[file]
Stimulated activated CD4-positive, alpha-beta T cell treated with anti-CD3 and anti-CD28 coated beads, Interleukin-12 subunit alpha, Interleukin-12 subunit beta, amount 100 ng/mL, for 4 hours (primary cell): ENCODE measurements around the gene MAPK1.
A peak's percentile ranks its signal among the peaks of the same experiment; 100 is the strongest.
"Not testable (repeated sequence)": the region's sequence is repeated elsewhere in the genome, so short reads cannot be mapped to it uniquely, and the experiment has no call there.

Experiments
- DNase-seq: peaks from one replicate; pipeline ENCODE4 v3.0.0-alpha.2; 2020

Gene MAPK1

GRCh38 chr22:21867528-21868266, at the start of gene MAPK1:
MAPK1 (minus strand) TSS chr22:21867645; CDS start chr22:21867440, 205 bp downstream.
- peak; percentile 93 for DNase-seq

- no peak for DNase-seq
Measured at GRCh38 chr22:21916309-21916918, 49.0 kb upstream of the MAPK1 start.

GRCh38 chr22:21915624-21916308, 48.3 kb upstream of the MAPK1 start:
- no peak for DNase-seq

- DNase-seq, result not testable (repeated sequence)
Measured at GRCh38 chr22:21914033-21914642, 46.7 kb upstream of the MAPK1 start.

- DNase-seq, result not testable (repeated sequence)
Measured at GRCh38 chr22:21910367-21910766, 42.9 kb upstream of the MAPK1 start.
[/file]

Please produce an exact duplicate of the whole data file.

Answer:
Stimulated activated CD4-positive, alpha-beta T cell treated with anti-CD3 and anti-CD28 coated beads, Interleukin-12 subunit alpha, Interleukin-12 subunit beta, amount 100 ng/mL, for 4 hours (primary cell): ENCODE measurements around the gene MAPK1.
A peak's percentile ranks its signal among the peaks of the same experiment; 100 is the strongest.
"Not testable (repeated sequence)": the region's sequence is repeated elsewhere in the genome, so short reads cannot be mapped to it uniquely, and the experiment has no call there.

Experiments
- DNase-seq: peaks from one replicate; pipeline ENCODE4 v3.0.0-alpha.2; 2020

Gene MAPK1

GRCh38 chr22:21867528-21868266, at the start of gene MAPK1:
MAPK1 (minus strand) TSS chr22:21867645; CDS start chr22:21867440, 205 bp downstream.
- peak; percentile 93 for DNase-seq

- no peak for DNase-seq
Measured at GRCh38 chr22:21916309-21916918, 49.0 kb upstream of the MAPK1 start.

GRCh38 chr22:21915624-21916308, 48.3 kb upstream of the MAPK1 start:
- no peak for DNase-seq

- DNase-seq, result not testable (repeated sequence)
Measured at GRCh38 chr22:21914033-21914642, 46.7 kb upstream of the MAPK1 start.

- DNase-seq, result not testable (repeated sequence)
Measured at GRCh38 chr22:21910367-21910766, 42.9 kb upstream of the MAPK1 start.